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The 9-11 bombings Are Not Acts of War

The 9-11 bombings Are Crimes Against Humanity

the focus is:
Why [Do] They Hate US[?]
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"Before we rush to war with Iraq again, Americans must know what happened in the last war. In 1991, we bombed Iraq's civilian infrastructure to `accelerate the effect of sanctions' knowing it would shut down their water and sewage systems.[1] The UN reported there would soon be `epidemic and famine' and `time was short' to prevent it. We said that `by making life uncomfortable for the Iraqi people we would encourage them to remove President Saddam Hussein.'[2]
        "And we waited for this to happen. We used epidemic and famine as tools of our foreign policy. We did it to cause suffering -- and death -- to get regime change at low cost. We tried to force the Iraqis to do it. But it was not low cost....
        "A World-Trade-Center's worth of Iraqi children continue to die every month. Diarrhea is `the prime killer.'[5] Meanwhile we live in a fantasy world of surgical bombing, with few civilian casualties, and the untrue belief that the oil-for-food program could possibly meet Iraq's needs.[6]
        "But these basic facts are unknown to most Americans. A second Gulf War, done the same way as the first, may just overflow the reservoir of anger and hatred we've created by our policies. No one knows what will happen then. Until we recognize what we've done, we cannot judge what might happen."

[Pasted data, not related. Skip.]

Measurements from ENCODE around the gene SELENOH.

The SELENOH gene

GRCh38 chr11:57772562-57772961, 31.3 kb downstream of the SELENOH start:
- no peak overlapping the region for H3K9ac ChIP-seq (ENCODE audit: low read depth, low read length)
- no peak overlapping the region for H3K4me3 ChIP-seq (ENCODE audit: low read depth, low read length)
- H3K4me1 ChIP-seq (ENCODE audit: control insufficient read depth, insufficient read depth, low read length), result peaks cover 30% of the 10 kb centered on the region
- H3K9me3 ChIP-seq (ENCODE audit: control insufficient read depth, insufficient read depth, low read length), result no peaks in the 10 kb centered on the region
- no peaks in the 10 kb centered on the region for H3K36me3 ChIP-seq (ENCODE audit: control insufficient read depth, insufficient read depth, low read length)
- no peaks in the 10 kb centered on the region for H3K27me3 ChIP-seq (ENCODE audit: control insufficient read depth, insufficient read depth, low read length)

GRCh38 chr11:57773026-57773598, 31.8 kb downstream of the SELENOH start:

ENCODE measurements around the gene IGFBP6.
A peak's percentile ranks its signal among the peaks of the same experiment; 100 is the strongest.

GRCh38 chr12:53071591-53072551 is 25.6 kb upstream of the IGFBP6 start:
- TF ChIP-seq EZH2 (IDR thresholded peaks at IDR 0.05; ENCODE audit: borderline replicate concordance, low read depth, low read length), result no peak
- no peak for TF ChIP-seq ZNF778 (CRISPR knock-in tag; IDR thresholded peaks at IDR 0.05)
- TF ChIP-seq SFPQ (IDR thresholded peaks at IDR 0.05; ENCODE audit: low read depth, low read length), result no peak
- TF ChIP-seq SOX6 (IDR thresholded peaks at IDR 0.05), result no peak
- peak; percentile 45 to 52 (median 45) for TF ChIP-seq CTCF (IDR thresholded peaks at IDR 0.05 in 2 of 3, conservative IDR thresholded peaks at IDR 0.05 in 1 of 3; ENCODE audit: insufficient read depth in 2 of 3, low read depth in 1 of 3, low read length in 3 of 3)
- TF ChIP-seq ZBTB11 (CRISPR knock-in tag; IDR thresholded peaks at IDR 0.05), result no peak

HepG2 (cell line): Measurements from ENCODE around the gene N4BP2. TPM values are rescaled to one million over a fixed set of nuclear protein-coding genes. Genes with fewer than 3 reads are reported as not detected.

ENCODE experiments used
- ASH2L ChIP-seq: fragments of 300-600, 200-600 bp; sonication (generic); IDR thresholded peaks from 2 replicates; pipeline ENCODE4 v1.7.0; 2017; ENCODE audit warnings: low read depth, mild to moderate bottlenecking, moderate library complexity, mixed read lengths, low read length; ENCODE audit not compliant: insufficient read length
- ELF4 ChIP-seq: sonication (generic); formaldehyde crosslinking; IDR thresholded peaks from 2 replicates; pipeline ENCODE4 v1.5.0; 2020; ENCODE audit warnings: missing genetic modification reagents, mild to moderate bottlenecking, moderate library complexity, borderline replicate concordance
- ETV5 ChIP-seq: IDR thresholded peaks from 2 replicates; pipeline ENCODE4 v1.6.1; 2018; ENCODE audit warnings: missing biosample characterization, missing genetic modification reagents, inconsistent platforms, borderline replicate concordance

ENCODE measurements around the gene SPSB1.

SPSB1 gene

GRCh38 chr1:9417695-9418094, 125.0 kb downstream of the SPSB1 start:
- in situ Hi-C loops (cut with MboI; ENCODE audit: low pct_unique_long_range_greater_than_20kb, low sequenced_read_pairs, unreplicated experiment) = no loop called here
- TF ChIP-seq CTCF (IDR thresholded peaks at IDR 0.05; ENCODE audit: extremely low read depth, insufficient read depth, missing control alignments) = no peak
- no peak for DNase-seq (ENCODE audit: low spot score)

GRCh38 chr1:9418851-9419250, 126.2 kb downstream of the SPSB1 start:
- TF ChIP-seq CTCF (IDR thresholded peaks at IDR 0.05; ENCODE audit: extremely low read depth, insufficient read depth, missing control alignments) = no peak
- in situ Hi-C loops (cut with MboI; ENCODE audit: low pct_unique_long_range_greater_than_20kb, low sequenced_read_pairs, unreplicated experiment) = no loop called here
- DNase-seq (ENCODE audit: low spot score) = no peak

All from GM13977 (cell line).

--Sanctions and War on Iraq: In 300 words, by Citizens Concerned
for the People of Iraq, 17 Aug 2002

"Dr. Thomas Nagy, a Holocaust survivor and professor at George Washington University in Washington D.C., claims that hospitals like Saddam Pediatric are on the frontlines of a modern-day Holocaust. After analyzing recently declassified U.S. military documents that describe plans to destroy Iraq’s civilian water supply during the Gulf War, Dr. Nagy now believes he has the evidence to make his charges stick. In a controversial paper presented to the Association of Genocide Scholars in the United States this summer, Dr. Nagy argues that the purposeful destruction of Iraq’s water treatment facilities amounted to `a plan for achieving extermination without the need of constructing extermination camps.'"

Crimes Against Humanity contents:
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Further Reading On the Web

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